Shrub encroachment is a common disturbance in wetlands, but little is known about how shrub encroachment impacts functions such as carbon (C) storage and nitrogen (N) cycling. The objective of this thesis was to identify differences in physiochemical properties (within soil, water and leaf tissue) and biogeochemical processes (soil respiration, enzyme activity, litter decomposition, and N cycling) in two subtropical freshwater marshes encroached by coastal plain willow (Salix caroliniana Michx.). Two study regions (Moccasin Island and Lake Apopka) were selected because of their location in the St. John's River watershed and their unique histories and hydroperiod, allowing for an investigation of how synonymous the effects of willow-encroachment are across sites. A stratified random sampling design was employed in each region, identifying three plot types: willow ( > 80 % willow aboveground coverage), adjacent marsh ( > 80% herbaceous aboveground coverage and < 1 m from willows), and control marsh ( > 80% herbaceous aboveground coverage and > 10 m from willows) plots. Triplicate soil samples were collected in each plot in the wet and dry seasons of 2017 and analyzed for physiochemical properties (bulk density, moisture, nutrient content) and used in laboratory assays to measure soil respiration, enzyme activity, and potential N mineralization and denitrification rates. Leaf tissue was collected from the dominant vegetation in each plot and analyzed for nutrient content (total C, lignin-C, and total N). Short-term litter decay rate was determined using a litter-bag field experiment. Bioavailable N and dissolved organic C (DOC) concentrations were determined from surface and porewater collected from the center of each plot. In Moccasin Island, lower decomposition rates and greater denitrification, potential N mineralization, and soil C and N content were detected in willow and adjacent marsh plots, suggesting greater C storage and N cycling in willow-encroached marshes compared to non-encroached control marshes in Moccasin Island. Conversely, soil C and N content was lowest in willow plots in Lake Apopka. Decomposition and microbial activity (enzyme activity and respiration) were lowest in willow dominated areas and correlated to soil nutrient concentrations. In both regions, microbial compositional changes (gene copy number) were detected between plot types, mainly in bacteria (β-proteobacteria and Bacteroidetes) for Moccasin Island and archaea and fungi abundance in Lake Apopka. Ultimately, willow plots in both regions had greater lignin-C content and short-term litter C storage. Greater bioavailable N was also observed in adjacent and/or willow plots in both regions. However, soil C storage and N cycling differences were not synonymous between the two regions. Future studies of willow effects will need to look at multiple sites or risk making inaccurate generalizations. From the findings from this study, wetland processes can be altered in willow-encroached marshes and this data can help land managers decide where to allocate resources based on valued ecosystem services.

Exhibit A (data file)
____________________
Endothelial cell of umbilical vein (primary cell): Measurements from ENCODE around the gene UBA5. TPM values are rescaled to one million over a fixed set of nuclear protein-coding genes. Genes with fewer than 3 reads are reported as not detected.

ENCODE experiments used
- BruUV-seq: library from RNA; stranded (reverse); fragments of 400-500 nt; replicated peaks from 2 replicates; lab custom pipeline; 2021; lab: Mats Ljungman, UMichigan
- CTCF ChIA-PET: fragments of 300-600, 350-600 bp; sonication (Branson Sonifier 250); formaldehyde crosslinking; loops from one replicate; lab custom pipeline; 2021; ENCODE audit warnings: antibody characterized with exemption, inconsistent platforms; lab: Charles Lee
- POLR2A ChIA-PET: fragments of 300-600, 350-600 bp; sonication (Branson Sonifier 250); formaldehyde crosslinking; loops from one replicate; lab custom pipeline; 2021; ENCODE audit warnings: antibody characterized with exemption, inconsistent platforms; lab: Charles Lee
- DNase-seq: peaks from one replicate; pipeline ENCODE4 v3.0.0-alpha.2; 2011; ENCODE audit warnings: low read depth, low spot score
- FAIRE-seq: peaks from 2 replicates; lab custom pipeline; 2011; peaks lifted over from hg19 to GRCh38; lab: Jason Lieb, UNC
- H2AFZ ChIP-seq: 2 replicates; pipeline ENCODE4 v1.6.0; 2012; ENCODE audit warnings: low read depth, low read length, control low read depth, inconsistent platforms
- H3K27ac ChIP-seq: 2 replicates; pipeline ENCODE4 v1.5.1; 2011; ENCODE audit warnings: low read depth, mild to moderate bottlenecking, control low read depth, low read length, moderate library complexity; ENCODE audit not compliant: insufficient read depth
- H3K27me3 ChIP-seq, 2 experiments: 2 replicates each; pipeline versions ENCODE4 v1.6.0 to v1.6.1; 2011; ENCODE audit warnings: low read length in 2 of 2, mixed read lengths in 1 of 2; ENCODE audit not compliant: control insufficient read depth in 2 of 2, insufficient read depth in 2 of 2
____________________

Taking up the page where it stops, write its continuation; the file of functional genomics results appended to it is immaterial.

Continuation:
If this is your thesis or dissertation, and want to learn how to access it or for more information about readership statistics, contact us at STARS@ucf.edu

Graduation Date





Chambers, Lisa


Master of Science (M.S.)


College of Sciences



Degree Program










Release Date


Length of Campus-only Access

3 years

Access Status

Masters Thesis (Open Access)

Included in

Biology Commons